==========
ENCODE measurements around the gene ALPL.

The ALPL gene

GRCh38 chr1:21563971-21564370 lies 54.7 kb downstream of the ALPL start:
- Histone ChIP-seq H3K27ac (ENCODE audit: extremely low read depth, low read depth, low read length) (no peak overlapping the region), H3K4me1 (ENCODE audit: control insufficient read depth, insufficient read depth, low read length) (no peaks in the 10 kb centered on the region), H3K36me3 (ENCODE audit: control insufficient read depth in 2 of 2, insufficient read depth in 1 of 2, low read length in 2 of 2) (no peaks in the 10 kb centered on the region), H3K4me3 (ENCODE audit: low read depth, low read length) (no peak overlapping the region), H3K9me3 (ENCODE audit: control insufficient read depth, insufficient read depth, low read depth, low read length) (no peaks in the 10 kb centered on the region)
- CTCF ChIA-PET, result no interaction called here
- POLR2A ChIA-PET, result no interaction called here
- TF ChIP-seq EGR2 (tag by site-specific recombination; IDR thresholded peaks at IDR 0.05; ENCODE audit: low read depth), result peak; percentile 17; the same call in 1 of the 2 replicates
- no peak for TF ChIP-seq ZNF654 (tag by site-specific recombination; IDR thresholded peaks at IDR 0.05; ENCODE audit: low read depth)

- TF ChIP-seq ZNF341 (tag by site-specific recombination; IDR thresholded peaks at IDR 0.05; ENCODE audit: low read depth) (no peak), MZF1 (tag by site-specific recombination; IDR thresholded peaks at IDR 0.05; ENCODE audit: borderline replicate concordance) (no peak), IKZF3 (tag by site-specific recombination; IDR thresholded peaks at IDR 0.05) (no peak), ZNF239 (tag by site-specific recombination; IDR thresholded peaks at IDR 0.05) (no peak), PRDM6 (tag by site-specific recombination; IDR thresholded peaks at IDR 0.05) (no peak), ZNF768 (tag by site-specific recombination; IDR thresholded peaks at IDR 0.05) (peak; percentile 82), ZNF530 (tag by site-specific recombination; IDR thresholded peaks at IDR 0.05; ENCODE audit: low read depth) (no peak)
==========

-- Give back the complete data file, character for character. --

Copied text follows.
ENCODE measurements around the gene ALPL.

The ALPL gene

GRCh38 chr1:21563971-21564370 lies 54.7 kb downstream of the ALPL start:
- Histone ChIP-seq H3K27ac (ENCODE audit: extremely low read depth, low read depth, low read length) (no peak overlapping the region), H3K4me1 (ENCODE audit: control insufficient read depth, insufficient read depth, low read length) (no peaks in the 10 kb centered on the region), H3K36me3 (ENCODE audit: control insufficient read depth in 2 of 2, insufficient read depth in 1 of 2, low read length in 2 of 2) (no peaks in the 10 kb centered on the region), H3K4me3 (ENCODE audit: low read depth, low read length) (no peak overlapping the region), H3K9me3 (ENCODE audit: control insufficient read depth, insufficient read depth, low read depth, low read length) (no peaks in the 10 kb centered on the region)
- CTCF ChIA-PET, result no interaction called here
- POLR2A ChIA-PET, result no interaction called here
- TF ChIP-seq EGR2 (tag by site-specific recombination; IDR thresholded peaks at IDR 0.05; ENCODE audit: low read depth), result peak; percentile 17; the same call in 1 of the 2 replicates
- no peak for TF ChIP-seq ZNF654 (tag by site-specific recombination; IDR thresholded peaks at IDR 0.05; ENCODE audit: low read depth)

- TF ChIP-seq ZNF341 (tag by site-specific recombination; IDR thresholded peaks at IDR 0.05; ENCODE audit: low read depth) (no peak), MZF1 (tag by site-specific recombination; IDR thresholded peaks at IDR 0.05; ENCODE audit: borderline replicate concordance) (no peak), IKZF3 (tag by site-specific recombination; IDR thresholded peaks at IDR 0.05) (no peak), ZNF239 (tag by site-specific recombination; IDR thresholded peaks at IDR 0.05) (no peak), PRDM6 (tag by site-specific recombination; IDR thresholded peaks at IDR 0.05) (no peak), ZNF768 (tag by site-specific recombination; IDR thresholded peaks at IDR 0.05) (peak; percentile 82), ZNF530 (tag by site-specific recombination; IDR thresholded peaks at IDR 0.05; ENCODE audit: low read depth) (no peak)